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IRIS 2019-8:1/24

United Kingdom

Ofcom publishes two reports concerning public service broadcasters

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Julian Wilkins

Smithfield Partners Limited

Ofcom has published two reports concerning public service broadcasters (PSBs) in fulfilment of its obligation under the Digital Economy Act 2017 to review the prominence of PSBs. The first report, entitled "Review of Prominence for Public Sector Broadcasting", explains the regulator's recommendations to government to ensure that PSBs remain easy for TV viewers to find and watch on connected services and devices. The second report, "The Future of Public Service Media", gives Ofcom’s view as to the future of public service media.

In the first report, Ofcom proposes legislation to guarantee public service broadcasters a protected prominence on TV sets and to help the PSBs compete against online competitors such as Netflix, Amazon and YouTube.  PSBs such as the BBC, ITV, Channel 4 and Channel 5 must already be displayed prominently in the electronic channel guides of cable and satellite television services such as Sky and Virgin because of their public remit to provide news, weather and other services. Viewers should be able to find PSB content easily on the homepage of connected TVs, for example,  set-top boxes and streaming sticks; other TV platforms may be subject to these prominence rules in due course as technology and viewing habits change, for instance ITV’s and the BBC’s recently introduced BritBox.

However, a declining interest in traditional television, particularly by younger audiences, has encouraged the PSBs to seek greater surety about maintaining their prominent position on Internet-connected TV sets which are free to display streaming applications such as Amazon Prime.

Ofcom indicated that some PSBs might have to improve their on-demand apps in order to qualify under new prominence rules to deliver an appropriate range of high-quality PSB content around particular genres, such as children’s content (an area in which Ofcom wishes PSB’s to invest more resources), current affairs and factual content, and programmes made specifically for UK viewers in order to fulfil their obligations under the Communications Act 2003.

Ofcom’s report says flexibility is required to adapt legislation as new technology emerges and viewing habits change. The regulator wishes to ensure that PSB channels remain easy to find on TV guides.

As part of the report, Ofcom will review the future of PSBs in an online world and publish its conclusions by the end of the year. The regulator will engage with government and industry to discuss Ofcom’s recommendations and next steps. Ofcom proposes that the government introduce new rules on prominence for modern viewing platforms in order to support traditional broadcasters.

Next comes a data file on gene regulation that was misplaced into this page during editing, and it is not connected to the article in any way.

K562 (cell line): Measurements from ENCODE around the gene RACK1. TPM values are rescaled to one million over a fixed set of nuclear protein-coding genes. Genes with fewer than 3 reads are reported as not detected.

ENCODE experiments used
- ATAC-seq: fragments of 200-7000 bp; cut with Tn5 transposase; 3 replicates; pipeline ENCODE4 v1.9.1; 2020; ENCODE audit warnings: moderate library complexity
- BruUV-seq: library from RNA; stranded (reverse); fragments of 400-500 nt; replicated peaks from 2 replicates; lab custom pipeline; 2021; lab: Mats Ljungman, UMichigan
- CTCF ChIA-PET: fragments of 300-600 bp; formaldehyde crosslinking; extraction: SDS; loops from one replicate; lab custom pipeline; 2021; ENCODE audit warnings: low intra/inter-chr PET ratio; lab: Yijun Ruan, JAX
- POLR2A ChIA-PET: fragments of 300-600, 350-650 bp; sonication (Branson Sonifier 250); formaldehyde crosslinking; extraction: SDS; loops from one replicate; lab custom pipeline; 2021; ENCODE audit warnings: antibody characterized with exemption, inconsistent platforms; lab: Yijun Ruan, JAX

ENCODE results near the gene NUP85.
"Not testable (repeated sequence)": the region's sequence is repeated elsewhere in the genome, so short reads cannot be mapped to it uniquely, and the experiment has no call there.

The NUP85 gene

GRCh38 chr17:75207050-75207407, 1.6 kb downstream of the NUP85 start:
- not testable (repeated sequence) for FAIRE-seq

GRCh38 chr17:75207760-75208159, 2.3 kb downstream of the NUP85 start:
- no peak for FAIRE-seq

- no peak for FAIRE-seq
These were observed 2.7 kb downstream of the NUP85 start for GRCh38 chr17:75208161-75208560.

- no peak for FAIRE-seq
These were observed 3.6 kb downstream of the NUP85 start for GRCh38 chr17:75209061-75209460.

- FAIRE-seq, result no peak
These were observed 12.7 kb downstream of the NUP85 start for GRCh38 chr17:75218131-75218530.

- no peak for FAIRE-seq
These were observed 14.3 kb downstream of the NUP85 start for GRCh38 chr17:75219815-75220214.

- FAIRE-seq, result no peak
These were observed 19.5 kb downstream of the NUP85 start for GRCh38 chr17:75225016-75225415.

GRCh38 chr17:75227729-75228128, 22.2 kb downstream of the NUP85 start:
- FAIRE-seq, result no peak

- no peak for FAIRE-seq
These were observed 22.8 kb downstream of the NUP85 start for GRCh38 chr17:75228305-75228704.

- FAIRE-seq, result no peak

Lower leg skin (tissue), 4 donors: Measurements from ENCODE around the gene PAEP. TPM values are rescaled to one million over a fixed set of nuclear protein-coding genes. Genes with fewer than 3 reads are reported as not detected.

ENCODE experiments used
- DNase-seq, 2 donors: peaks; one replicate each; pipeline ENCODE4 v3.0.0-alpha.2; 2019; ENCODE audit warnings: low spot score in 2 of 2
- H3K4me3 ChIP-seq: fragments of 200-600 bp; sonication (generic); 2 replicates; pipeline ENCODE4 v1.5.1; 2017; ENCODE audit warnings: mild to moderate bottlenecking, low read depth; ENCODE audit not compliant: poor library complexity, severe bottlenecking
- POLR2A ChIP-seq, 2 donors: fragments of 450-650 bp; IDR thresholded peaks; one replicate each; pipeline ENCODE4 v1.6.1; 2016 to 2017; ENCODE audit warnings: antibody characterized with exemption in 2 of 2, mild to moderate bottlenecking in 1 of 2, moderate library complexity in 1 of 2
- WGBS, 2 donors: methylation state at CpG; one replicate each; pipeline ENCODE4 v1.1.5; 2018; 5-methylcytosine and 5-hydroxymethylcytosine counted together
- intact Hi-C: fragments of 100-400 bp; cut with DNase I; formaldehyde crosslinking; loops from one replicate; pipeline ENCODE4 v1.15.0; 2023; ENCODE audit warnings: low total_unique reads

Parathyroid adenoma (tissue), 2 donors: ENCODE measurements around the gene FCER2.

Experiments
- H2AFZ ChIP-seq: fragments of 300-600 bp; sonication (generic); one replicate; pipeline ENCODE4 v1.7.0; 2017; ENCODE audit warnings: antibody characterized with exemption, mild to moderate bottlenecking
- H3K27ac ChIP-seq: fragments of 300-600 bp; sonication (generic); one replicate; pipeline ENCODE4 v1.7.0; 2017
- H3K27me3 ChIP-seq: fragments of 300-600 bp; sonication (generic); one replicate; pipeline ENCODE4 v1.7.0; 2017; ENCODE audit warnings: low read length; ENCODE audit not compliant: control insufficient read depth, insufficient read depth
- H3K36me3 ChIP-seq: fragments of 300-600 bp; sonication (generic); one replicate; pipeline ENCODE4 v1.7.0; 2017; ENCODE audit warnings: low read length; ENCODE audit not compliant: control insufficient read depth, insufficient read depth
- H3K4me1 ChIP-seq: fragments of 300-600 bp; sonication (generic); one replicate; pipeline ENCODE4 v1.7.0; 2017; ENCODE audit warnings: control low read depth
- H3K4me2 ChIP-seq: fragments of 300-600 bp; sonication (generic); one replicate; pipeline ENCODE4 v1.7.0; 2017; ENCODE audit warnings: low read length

The second published report, "The Future of Public Service Media", outlines Ofcom’s plans to provide a forum on the future of public service media, appraise the PSBs’ performance over the last five years and summarise the work Ofcom is undertaking to support PSBs. The report complements current activities such as the House of Lords Communications Committee enquiry into the future of public service broadcasting in the context of Video on Demand (VOD) and other pay-per-view content.

PSBs remain notable for producing a broad range of distinctive high-quality TV programmes that appeal to and reflect diverse communities and regions. Ofcom observed, “they help to cohere our society, providing shared experiences of drama, entertainment and learning.”  According to Ofcom’s report, traditional TV and radio remain the most popular form of viewing and listening. However, there is a gradual shift towards well-funded, on-demand broadcasters with global reach such as that of Netflix as compared to PSBs who are increasingly subject to costs and revenue pressures, making content harder to finance. Furthermore, UK adults now watch on average more than half an hour of YouTube videos per day. Ofcom considers that PSBs need to meet these challenges, including encouraging younger audiences, and to be able to compete generally against the global digital programme providers; Ofcom wishes to ensure PSB is maintained and strengthened.

Ofcom’s The Future of Public Service Media  EN
Ofcom’s recommendations - Review of Prominence for Public Service Broadcasting EN